When reading the Old Testament, the essential thing to keep in mind is not This is what happened but This is what someone thought was important for later readers to remember. The text doesn’t give us access to events in the past, or even to the meaning that some person found in past events, but to a variety of texts that many record keepers felt were important for subsequent generations. Events unfold without our aid, and people will find meaning in events without conscious effort because that is what human brains do, but committing a text to written form is an extremely unusual activity that requires highly specialized skills, considerable labor, and access to expensive materials, and so it is first of all the repeated acts of text-making and copying that require explanation.
Looking at the Old Testament as primarily about memory rather than about past events also makes it a less alien place, and our time spent with it more productive. When we read the Old Testament as history, we end up arguing about divergences between the biblical account and archeology, or agonizing over how the Lord could have permitted—or commanded—some outrage or another. If we treat the Old Testament as a memorial text, however, then we can approach it with two questions: Why am I supposed to remember this passage? and Is this passage something to be remembered, or an aid to remembering something else? It’s not difficult to see the memorial function of rules regarding festivals or the conduct of everyday life. One doesn’t remember phylacteries, one uses them to remember the Word of God; one keeps the Passover not for the sake of itself, but as an aid in remembering God’s relationship to Israel.
We might make a comparison with the Old Testament’s treatment of laws. As Marc Brettler points out in How to Read the Bible, the legal compilations of Exodus through Deuteronomy are not legal codes. They are not comprehensive enough for the use of a professional judge or lawyer, as they omit any mention of some of the most important legal issues of the times even as they extensively treat some issues that were relatively uncommon (it turns out that oxen don’t actually gore people all that much). According to Brettler, some of the legal sections are practical while others are theoretical, intended to teach some important principle, even if it’s not always clear which sections belong to which category.
I think we can approach biblical narrative in the same way. Some of the stories are things that should be remembered on their own, while others embody important principles that were considered worthy of memory. As a history, we want a text to provide unvarnished fact and insights into the mentalities and interior motivations of the primary actors—exactly what we don’t have in the Bible. As an aid to memory, however, we want what the Bible frequently does provide: drastic action and vivid example. On Sunday, I will teach the plundering and destruction of Jericho and the annihilation of its people as an example of what can be accomplished by faith, because that is how our interpretive tradition treats it, and because, I suspect, the destruction of Jericho serves more as an aid for the memory of some other principle rather than as an end in itself. The power of faith might not be the only thing the text is concerned with, and I hope the class discussion will bring up some other possibilities, but since the biblical text uses something as drastic as the annihilation of a city to emphasize its point, I think it’s important to try to figure out what that point might be. In this case, it’s actually helpful that Jericho seems not to have been populated or had city walls to speak of during the relevant historical period, as that helps us not to mistake learning from the biblical text with studying historical events.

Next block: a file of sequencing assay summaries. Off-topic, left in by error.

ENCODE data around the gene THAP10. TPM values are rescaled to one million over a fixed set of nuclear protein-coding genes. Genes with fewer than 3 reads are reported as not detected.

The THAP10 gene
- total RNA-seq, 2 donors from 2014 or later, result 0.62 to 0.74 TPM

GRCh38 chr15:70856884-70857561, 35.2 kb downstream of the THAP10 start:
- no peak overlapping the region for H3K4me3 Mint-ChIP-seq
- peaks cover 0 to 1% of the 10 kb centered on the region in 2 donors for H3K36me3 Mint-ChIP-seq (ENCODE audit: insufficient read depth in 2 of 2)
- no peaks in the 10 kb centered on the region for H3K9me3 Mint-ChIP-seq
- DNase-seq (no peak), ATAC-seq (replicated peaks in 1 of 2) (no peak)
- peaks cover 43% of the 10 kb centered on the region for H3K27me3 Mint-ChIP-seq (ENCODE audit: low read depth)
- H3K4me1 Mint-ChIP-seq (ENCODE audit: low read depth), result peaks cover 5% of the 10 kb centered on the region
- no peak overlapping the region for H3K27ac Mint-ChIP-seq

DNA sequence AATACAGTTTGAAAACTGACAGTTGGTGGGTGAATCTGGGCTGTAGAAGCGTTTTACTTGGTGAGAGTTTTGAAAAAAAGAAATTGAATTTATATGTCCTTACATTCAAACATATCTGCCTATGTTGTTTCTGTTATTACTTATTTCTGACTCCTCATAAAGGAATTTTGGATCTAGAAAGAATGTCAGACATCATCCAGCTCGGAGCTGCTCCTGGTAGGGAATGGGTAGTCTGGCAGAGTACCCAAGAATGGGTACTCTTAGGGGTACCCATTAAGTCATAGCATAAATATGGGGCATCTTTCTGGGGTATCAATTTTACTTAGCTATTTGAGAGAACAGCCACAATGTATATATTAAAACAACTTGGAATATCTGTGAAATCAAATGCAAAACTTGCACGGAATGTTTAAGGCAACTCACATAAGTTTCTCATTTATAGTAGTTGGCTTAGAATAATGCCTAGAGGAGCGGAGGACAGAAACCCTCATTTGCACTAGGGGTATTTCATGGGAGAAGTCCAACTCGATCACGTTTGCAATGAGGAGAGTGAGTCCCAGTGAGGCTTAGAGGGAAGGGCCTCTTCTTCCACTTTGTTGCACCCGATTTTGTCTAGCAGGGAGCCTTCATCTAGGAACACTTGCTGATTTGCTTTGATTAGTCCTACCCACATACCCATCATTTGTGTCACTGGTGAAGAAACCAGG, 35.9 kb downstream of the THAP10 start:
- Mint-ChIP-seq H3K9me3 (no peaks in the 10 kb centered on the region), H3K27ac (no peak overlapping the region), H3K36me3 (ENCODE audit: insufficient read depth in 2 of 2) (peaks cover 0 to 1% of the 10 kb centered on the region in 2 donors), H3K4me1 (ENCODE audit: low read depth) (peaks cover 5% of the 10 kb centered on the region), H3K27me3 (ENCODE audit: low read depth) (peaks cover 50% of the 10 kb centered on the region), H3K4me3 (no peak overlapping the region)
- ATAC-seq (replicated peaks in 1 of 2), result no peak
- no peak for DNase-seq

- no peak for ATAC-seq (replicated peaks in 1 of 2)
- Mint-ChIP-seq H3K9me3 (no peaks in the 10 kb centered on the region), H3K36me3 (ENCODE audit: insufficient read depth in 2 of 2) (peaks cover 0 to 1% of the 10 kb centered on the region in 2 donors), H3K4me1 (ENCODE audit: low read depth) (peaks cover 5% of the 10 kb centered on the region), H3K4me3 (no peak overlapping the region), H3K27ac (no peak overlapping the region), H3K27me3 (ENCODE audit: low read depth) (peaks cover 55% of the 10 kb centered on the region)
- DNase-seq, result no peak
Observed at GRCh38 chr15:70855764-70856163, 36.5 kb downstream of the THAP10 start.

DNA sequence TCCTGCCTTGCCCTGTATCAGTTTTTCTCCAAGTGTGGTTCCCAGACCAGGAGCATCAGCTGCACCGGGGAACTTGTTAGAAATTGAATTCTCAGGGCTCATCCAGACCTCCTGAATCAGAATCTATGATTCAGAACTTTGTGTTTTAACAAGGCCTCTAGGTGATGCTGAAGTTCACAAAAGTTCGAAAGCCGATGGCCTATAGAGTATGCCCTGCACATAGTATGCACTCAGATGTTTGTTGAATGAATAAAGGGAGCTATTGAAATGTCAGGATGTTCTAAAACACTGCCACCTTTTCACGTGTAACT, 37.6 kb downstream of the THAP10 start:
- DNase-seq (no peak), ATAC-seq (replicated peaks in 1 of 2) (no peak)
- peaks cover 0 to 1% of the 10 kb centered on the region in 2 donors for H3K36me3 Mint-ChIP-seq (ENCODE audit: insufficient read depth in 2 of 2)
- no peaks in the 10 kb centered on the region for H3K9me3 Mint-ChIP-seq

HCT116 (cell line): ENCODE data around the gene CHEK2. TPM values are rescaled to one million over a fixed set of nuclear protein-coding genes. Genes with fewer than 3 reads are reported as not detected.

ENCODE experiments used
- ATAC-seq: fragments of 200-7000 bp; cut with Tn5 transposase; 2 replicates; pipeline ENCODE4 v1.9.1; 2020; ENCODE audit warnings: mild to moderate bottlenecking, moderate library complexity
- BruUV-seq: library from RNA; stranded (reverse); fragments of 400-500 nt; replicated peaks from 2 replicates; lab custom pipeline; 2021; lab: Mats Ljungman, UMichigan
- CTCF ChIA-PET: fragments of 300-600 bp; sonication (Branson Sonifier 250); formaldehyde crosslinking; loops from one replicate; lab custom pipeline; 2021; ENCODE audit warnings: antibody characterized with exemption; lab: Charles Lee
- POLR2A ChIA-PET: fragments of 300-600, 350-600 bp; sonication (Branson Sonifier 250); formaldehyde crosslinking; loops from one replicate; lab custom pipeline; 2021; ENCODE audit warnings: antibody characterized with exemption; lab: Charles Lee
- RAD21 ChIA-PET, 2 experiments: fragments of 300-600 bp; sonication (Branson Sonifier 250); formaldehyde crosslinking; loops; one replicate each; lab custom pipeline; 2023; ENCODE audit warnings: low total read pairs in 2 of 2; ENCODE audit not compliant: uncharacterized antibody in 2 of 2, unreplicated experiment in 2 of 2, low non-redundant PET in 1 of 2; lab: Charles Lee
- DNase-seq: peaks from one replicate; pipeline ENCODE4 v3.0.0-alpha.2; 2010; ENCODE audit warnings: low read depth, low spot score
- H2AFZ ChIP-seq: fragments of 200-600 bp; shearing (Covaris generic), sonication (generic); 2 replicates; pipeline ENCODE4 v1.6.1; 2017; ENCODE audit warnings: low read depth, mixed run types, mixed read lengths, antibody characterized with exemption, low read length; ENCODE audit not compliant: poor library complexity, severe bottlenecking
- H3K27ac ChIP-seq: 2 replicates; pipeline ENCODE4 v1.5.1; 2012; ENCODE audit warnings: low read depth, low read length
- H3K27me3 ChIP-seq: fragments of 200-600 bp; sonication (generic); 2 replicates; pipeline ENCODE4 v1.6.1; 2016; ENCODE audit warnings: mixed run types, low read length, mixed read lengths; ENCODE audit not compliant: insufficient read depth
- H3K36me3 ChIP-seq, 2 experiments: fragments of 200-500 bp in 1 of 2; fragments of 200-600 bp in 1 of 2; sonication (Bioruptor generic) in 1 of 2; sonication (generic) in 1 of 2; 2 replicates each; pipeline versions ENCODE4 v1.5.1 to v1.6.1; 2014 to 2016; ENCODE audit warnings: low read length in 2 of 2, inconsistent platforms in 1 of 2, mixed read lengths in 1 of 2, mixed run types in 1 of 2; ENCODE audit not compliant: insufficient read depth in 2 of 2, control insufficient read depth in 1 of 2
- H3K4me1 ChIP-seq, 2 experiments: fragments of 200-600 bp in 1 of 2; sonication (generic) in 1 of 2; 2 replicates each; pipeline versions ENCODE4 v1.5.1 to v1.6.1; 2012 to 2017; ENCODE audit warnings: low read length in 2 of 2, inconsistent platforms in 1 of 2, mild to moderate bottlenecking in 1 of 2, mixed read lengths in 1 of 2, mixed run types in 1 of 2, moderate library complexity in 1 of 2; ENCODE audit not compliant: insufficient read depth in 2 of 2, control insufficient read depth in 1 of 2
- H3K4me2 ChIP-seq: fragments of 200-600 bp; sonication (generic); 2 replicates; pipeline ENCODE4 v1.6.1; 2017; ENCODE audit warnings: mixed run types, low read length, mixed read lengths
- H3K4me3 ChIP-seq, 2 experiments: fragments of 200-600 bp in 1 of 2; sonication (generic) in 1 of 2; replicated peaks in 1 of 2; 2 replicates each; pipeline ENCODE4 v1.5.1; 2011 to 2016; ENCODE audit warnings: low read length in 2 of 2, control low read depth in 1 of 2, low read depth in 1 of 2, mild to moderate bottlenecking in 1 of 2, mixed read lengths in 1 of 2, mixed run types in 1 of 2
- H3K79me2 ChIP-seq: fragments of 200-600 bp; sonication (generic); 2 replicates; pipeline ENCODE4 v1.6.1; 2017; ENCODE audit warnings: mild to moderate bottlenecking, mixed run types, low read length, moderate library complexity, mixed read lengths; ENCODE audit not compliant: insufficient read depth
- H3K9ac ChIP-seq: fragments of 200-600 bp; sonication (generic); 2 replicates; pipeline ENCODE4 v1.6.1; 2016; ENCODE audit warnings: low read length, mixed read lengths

One might object that there is nothing to be learned from the extermination of even a textual city, that the only legitimate response for a modern reader is to condemn Joshua and his unjustifiable act, but this seems to be incorrect. Take, for example, World War Z, a pretty good book about the zombie apocalypse. The book contains some clever social commentary (most of which the otherwise decent action movie of the same name gets completely wrong) about how what destroys America is not hordes of the undead, but our overgrown cult of celebrity, overreliance on military spectacle, blind faith in consumer technology mediated by profit-driven corporations, and desperate love for the superficial; what saves America in the end are the virtues of diligence, accountability, community effort, and honest labor. As culturally-informed and careful modern readers, we’re prepared to take note of these ideas even as the text emphasizes them by having half the citizens of the country trying to mindlessly devour the other half, who resist that fate by methodically shooting or lopping off the heads of their neighbors. The book is very much trying to tell us something, but not about zombies. The resulting book is gruesome but, at least for some readers, quite memorable, and it suggests that many modern readers are in fact quite prepared to find moral teachings in drastic narratives.
So I will not deplore Joshua or his actions at Jericho because to do so would be to read the Bible with the same literal mindedness as a young earth creationist, and to mistake the book of Judges for something else besides scripture. Many generations of people decided the account of Jericho’s destruction was worth remembering, probably not in itself but rather as an example of some other important principle, and I would fail the text if I don’t attempt to figure out what that principle is. Reading the Bible requires us to grapple with the difficult texts, not erase them, or get short-circuited by condemning the stories or characters we’re supposed to be learning from.